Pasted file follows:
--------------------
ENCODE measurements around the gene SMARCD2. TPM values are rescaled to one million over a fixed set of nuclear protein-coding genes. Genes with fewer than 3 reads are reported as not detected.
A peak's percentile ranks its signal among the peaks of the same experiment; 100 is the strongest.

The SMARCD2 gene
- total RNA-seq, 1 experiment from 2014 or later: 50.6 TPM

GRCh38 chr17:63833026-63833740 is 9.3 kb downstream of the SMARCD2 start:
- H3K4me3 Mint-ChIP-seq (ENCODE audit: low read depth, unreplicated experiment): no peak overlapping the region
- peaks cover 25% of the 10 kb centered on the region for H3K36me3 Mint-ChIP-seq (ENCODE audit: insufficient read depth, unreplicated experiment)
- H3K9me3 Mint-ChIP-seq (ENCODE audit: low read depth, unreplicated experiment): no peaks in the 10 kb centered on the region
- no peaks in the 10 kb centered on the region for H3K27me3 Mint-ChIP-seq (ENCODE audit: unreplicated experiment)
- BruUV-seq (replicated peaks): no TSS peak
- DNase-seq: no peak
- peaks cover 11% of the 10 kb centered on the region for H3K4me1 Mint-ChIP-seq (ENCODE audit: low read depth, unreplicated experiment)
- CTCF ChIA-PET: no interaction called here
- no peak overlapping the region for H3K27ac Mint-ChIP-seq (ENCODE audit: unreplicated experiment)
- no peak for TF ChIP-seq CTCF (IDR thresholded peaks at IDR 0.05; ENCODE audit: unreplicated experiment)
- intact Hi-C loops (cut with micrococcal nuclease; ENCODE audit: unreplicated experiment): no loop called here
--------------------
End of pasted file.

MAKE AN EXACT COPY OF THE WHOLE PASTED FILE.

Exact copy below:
ENCODE measurements around the gene SMARCD2. TPM values are rescaled to one million over a fixed set of nuclear protein-coding genes. Genes with fewer than 3 reads are reported as not detected.
A peak's percentile ranks its signal among the peaks of the same experiment; 100 is the strongest.

The SMARCD2 gene
- total RNA-seq, 1 experiment from 2014 or later: 50.6 TPM

GRCh38 chr17:63833026-63833740 is 9.3 kb downstream of the SMARCD2 start:
- H3K4me3 Mint-ChIP-seq (ENCODE audit: low read depth, unreplicated experiment): no peak overlapping the region
- peaks cover 25% of the 10 kb centered on the region for H3K36me3 Mint-ChIP-seq (ENCODE audit: insufficient read depth, unreplicated experiment)
- H3K9me3 Mint-ChIP-seq (ENCODE audit: low read depth, unreplicated experiment): no peaks in the 10 kb centered on the region
- no peaks in the 10 kb centered on the region for H3K27me3 Mint-ChIP-seq (ENCODE audit: unreplicated experiment)
- BruUV-seq (replicated peaks): no TSS peak
- DNase-seq: no peak
- peaks cover 11% of the 10 kb centered on the region for H3K4me1 Mint-ChIP-seq (ENCODE audit: low read depth, unreplicated experiment)
- CTCF ChIA-PET: no interaction called here
- no peak overlapping the region for H3K27ac Mint-ChIP-seq (ENCODE audit: unreplicated experiment)
- no peak for TF ChIP-seq CTCF (IDR thresholded peaks at IDR 0.05; ENCODE audit: unreplicated experiment)
- intact Hi-C loops (cut with micrococcal nuclease; ENCODE audit: unreplicated experiment): no loop called here